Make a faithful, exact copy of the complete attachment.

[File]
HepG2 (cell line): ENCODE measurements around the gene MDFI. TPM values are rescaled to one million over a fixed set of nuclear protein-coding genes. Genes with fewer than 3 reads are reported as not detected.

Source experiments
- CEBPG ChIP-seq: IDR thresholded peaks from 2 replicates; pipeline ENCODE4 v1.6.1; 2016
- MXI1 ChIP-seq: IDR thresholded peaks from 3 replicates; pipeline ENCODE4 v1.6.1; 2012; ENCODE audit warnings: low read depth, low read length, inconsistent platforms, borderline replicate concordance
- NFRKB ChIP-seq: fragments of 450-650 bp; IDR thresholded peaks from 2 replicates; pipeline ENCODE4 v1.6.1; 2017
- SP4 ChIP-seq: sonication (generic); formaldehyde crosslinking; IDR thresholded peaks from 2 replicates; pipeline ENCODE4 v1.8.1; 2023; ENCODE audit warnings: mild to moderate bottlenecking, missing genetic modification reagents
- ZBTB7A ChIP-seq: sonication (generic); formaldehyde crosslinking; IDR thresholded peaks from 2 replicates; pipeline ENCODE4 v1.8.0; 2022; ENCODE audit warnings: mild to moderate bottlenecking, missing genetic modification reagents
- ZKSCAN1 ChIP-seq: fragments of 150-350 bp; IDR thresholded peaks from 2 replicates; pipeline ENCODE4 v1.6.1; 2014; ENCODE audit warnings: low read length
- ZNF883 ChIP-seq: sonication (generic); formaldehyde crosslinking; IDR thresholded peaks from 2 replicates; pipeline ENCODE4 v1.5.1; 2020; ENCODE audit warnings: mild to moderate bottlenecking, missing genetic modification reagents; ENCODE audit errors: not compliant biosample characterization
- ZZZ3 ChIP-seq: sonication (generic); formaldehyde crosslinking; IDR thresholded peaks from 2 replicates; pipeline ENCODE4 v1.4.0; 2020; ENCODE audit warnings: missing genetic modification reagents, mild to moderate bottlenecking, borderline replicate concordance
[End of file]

HepG2 (cell line): ENCODE measurements around the gene MDFI. TPM values are rescaled to one million over a fixed set of nuclear protein-coding genes. Genes with fewer than 3 reads are reported as not detected.

Source experiments
- CEBPG ChIP-seq: IDR thresholded peaks from 2 replicates; pipeline ENCODE4 v1.6.1; 2016
- MXI1 ChIP-seq: IDR thresholded peaks from 3 replicates; pipeline ENCODE4 v1.6.1; 2012; ENCODE audit warnings: low read depth, low read length, inconsistent platforms, borderline replicate concordance
- NFRKB ChIP-seq: fragments of 450-650 bp; IDR thresholded peaks from 2 replicates; pipeline ENCODE4 v1.6.1; 2017
- SP4 ChIP-seq: sonication (generic); formaldehyde crosslinking; IDR thresholded peaks from 2 replicates; pipeline ENCODE4 v1.8.1; 2023; ENCODE audit warnings: mild to moderate bottlenecking, missing genetic modification reagents
- ZBTB7A ChIP-seq: sonication (generic); formaldehyde crosslinking; IDR thresholded peaks from 2 replicates; pipeline ENCODE4 v1.8.0; 2022; ENCODE audit warnings: mild to moderate bottlenecking, missing genetic modification reagents
- ZKSCAN1 ChIP-seq: fragments of 150-350 bp; IDR thresholded peaks from 2 replicates; pipeline ENCODE4 v1.6.1; 2014; ENCODE audit warnings: low read length
- ZNF883 ChIP-seq: sonication (generic); formaldehyde crosslinking; IDR thresholded peaks from 2 replicates; pipeline ENCODE4 v1.5.1; 2020; ENCODE audit warnings: mild to moderate bottlenecking, missing genetic modification reagents; ENCODE audit errors: not compliant biosample characterization
- ZZZ3 ChIP-seq: sonication (generic); formaldehyde crosslinking; IDR thresholded peaks from 2 replicates; pipeline ENCODE4 v1.4.0; 2020; ENCODE audit warnings: missing genetic modification reagents, mild to moderate bottlenecking, borderline replicate concordance